You will not find those people for $1200. In fact, you won't find them for under $1700. For a six day Kilimanjaro climb, booked in advance, that is the absolute minimum cost that you should budget for, and you will be sacrificing quality of experience at that level (e.g. you will be climbing on a more crowded or less scenic Kilimanjaro route).

Kilimanjaro climbs that cost less are guaranteed to cut corners. But not every climb above $1700 is guaranteed to be a quality, safe one! Not by a long shot. You better do some thorough research if you want to book in that range!

There are other factors that determine the final cost of your Kilimanjaro climb and that allow you to save some money.

The larger the climb group, the lower the price per person. There are operators who put over 20 people in one group. Add to that at least two porters per person, cooks, assistant guides and guides... And you have a whole army trekking up that mountain! I think I'd rather spend a few dollars extra...

A private climb with two people is very expensive, but a group of up to twelve people is bearable and affordable. At least that's how I experienced it.

What will also determine the overall cost is the route you'll be taking.The more scenic and less crowded routes are more expensive. That's discussed in the section about Kilimanjaro climb routes. So $1700 might be a half decent climb up the Marangu route, but you won't be finding that on the Lemosho route.

And last but not least, booking from overseas is more expensive than booking when you get there. BUT, you have the piece of mind of knowing when your trek will depart, that it will indeed depart, and you have the time to do research and ensure you are with a responsible operator. (About 90% of Kilimanjaro climbers book from overseas.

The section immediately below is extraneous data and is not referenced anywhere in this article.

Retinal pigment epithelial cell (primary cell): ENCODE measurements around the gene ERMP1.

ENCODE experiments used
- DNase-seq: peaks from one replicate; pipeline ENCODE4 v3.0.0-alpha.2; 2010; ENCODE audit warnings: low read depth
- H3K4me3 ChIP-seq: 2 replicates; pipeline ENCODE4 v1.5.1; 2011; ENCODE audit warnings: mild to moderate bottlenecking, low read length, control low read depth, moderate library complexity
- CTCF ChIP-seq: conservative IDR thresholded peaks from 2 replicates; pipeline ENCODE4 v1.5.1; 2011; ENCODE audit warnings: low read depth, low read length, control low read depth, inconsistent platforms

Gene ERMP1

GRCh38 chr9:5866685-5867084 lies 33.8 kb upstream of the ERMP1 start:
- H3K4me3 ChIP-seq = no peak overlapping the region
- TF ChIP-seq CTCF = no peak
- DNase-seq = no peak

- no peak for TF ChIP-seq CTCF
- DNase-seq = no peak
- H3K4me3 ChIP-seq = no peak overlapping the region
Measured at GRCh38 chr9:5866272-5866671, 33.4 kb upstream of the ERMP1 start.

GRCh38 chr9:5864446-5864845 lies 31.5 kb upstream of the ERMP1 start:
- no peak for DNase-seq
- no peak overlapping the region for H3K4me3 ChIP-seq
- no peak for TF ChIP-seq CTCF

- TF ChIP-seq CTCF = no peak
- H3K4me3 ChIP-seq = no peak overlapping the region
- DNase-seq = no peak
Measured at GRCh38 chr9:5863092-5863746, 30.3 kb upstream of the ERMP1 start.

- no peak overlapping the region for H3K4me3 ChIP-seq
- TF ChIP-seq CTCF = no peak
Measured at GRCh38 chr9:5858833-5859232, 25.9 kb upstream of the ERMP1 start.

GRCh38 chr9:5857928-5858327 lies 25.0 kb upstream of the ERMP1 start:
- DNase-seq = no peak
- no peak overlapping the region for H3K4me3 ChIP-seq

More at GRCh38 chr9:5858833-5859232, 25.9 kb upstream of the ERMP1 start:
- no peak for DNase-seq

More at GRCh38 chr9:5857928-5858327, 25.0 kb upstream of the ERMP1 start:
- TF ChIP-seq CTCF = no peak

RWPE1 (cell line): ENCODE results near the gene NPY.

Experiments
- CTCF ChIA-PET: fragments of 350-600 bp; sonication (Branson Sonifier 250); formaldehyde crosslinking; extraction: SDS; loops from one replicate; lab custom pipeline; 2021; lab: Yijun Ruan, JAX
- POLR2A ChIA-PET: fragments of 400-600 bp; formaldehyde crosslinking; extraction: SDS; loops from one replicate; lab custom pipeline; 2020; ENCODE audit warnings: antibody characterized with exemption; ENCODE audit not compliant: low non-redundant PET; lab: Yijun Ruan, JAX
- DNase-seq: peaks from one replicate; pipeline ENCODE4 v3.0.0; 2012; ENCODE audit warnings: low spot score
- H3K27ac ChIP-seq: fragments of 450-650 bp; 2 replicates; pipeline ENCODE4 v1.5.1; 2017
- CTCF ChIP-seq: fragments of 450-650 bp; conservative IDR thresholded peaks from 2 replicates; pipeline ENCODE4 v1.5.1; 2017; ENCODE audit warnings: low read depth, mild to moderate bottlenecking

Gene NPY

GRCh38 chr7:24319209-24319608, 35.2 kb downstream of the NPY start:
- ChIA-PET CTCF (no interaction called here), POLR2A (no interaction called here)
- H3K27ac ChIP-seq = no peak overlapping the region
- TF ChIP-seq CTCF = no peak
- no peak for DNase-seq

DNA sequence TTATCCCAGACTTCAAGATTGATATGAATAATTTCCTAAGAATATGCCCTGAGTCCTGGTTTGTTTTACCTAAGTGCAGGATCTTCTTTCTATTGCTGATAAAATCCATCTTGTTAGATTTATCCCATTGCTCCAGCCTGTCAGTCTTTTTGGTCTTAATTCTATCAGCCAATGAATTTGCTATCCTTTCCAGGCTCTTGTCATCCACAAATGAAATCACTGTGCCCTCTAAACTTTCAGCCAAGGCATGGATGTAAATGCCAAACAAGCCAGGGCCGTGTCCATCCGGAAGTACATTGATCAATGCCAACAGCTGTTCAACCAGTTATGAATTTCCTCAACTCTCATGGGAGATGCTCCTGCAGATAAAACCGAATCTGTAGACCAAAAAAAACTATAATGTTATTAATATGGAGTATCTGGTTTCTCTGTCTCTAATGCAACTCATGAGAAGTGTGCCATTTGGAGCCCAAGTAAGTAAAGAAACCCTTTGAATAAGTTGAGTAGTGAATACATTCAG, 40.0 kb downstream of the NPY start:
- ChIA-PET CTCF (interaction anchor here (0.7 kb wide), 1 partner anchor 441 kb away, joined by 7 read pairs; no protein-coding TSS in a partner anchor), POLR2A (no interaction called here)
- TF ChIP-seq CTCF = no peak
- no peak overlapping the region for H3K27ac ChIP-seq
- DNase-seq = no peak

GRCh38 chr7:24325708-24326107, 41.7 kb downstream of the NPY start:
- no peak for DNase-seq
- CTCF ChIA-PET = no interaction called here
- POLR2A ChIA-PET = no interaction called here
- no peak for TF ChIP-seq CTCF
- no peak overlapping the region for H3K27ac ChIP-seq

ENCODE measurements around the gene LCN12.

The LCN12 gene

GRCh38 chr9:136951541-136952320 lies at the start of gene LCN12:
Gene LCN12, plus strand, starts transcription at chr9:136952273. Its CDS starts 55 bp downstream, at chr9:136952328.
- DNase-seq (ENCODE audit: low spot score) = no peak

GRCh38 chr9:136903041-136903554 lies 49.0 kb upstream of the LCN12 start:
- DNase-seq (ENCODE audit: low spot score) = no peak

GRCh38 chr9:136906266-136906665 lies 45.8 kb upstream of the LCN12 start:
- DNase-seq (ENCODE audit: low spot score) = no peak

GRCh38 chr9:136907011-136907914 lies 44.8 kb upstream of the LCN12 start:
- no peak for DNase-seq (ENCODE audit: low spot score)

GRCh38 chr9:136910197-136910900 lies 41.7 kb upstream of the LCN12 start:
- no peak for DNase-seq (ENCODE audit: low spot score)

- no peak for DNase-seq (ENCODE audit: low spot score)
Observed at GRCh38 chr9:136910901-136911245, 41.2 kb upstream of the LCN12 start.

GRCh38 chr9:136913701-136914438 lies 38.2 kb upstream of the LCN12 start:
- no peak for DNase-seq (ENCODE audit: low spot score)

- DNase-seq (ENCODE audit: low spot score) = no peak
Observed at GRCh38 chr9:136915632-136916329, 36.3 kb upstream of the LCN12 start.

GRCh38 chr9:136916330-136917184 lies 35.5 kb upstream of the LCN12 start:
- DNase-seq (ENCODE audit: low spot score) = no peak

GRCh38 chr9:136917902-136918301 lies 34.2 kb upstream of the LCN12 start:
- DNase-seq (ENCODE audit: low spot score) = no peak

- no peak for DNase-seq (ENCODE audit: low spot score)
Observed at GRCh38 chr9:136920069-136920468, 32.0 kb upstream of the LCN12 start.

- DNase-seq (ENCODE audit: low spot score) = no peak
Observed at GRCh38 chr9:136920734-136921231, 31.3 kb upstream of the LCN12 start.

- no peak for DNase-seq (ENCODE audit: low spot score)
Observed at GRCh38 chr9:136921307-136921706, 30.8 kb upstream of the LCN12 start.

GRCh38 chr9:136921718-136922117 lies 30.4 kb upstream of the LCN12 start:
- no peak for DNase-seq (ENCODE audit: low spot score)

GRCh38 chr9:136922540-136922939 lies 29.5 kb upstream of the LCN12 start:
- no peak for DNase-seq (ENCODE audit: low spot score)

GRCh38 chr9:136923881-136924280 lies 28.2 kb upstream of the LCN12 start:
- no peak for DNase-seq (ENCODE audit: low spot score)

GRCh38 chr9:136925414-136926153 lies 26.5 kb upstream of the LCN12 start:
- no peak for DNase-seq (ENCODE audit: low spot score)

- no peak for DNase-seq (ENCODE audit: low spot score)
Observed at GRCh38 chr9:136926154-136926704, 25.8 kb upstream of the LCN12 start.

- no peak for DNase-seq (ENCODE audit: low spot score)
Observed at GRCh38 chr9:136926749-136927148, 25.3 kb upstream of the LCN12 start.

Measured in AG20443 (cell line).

More about Mt Kilimanjaro

MT KILIMANJARO

Kilimanjaro. The name itself is a mystery wreathed in clouds. It might mean Mountain of Light, Mountain of Greatness or Mountain of Caravans. Or it might not. The local people, the Wachagga, don’t even have a name for the whole massif, only Kipoo (now known as Kibo) for the familiar snowy peak that stands imperious, overseer of the continent, and the summit of Africa.   Kilimanjaro, by any name, is a metaphor for the compelling beauty of East Africa. When you see it, you understand why. Not only is this the highest peak on the African continent; it is also the tallest free-standing mountain in the world, rising in breathtaking isolation from the surrounding coastal scrubland – elevation around 900 metres – to an imperious 5,895 metres (19,336 feet).   Kilimanjaro is one of the world’s most accessible high summits, a beacon for visitors from around the world. Most climbers reach the crater rim with little more than a walking stick, proper clothing and determination. And those who reach Uhuru Point, the actual summit, or Gillman’s Point on the lip of the crater, will have earned their climbing certificates. And their memories.   But there is so much more to Kili than her summit. The ascent of the slopes is a virtual climatic world tour, from the tropics to the Arctic. Even before you cross the national park boundary (at the 2,700m contour), the cultivated foot slopes give way to lush montane forest, inhabited by elusive elephant, leopard, buffalo, the endangered Abbot’s duiker, and other small antelope and primates. Higher still lies the moorland zone, where a cover of giant heather is studded with otherworldly giant lobelias.   Above 4,000m, a surreal alpine desert supports little life other than a few hardy mosses and lichen. Then, finally, the last vestigial vegetation gives way to a winter wonderland of ice and snow – and the magnificent beauty of the roof of the continent.

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Kilimanjaro Climb 7 Days Marangu Route

Duration
7 Days
Destination
Mt Kilimanjaro
Travellers
50+